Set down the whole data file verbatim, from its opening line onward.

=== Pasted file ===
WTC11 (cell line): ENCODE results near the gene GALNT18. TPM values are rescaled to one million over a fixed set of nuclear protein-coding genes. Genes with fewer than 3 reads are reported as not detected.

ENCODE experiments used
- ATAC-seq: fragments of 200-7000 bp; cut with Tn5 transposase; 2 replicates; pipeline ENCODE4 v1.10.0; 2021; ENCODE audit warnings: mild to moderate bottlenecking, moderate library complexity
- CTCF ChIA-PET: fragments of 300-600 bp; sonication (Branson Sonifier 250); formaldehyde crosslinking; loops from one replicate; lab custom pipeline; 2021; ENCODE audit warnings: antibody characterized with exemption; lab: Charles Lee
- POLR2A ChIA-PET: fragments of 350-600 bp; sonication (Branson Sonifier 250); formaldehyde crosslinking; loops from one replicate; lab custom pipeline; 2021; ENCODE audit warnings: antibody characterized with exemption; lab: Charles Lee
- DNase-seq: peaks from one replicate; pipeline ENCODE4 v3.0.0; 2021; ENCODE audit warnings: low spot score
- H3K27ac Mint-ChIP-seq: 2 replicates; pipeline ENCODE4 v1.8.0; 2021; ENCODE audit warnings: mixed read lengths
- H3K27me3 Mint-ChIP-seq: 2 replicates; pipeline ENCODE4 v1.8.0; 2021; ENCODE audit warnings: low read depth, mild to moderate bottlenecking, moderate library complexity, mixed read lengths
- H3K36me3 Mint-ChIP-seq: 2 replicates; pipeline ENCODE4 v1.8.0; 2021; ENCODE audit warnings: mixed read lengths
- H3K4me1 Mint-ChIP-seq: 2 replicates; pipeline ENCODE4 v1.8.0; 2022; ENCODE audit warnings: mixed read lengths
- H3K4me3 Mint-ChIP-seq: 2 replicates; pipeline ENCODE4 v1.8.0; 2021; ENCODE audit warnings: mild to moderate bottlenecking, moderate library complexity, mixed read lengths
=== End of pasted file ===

WTC11 (cell line): ENCODE results near the gene GALNT18. TPM values are rescaled to one million over a fixed set of nuclear protein-coding genes. Genes with fewer than 3 reads are reported as not detected.

ENCODE experiments used
- ATAC-seq: fragments of 200-7000 bp; cut with Tn5 transposase; 2 replicates; pipeline ENCODE4 v1.10.0; 2021; ENCODE audit warnings: mild to moderate bottlenecking, moderate library complexity
- CTCF ChIA-PET: fragments of 300-600 bp; sonication (Branson Sonifier 250); formaldehyde crosslinking; loops from one replicate; lab custom pipeline; 2021; ENCODE audit warnings: antibody characterized with exemption; lab: Charles Lee
- POLR2A ChIA-PET: fragments of 350-600 bp; sonication (Branson Sonifier 250); formaldehyde crosslinking; loops from one replicate; lab custom pipeline; 2021; ENCODE audit warnings: antibody characterized with exemption; lab: Charles Lee
- DNase-seq: peaks from one replicate; pipeline ENCODE4 v3.0.0; 2021; ENCODE audit warnings: low spot score
- H3K27ac Mint-ChIP-seq: 2 replicates; pipeline ENCODE4 v1.8.0; 2021; ENCODE audit warnings: mixed read lengths
- H3K27me3 Mint-ChIP-seq: 2 replicates; pipeline ENCODE4 v1.8.0; 2021; ENCODE audit warnings: low read depth, mild to moderate bottlenecking, moderate library complexity, mixed read lengths
- H3K36me3 Mint-ChIP-seq: 2 replicates; pipeline ENCODE4 v1.8.0; 2021; ENCODE audit warnings: mixed read lengths
- H3K4me1 Mint-ChIP-seq: 2 replicates; pipeline ENCODE4 v1.8.0; 2022; ENCODE audit warnings: mixed read lengths
- H3K4me3 Mint-ChIP-seq: 2 replicates; pipeline ENCODE4 v1.8.0; 2021; ENCODE audit warnings: mild to moderate bottlenecking, moderate library complexity, mixed read lengths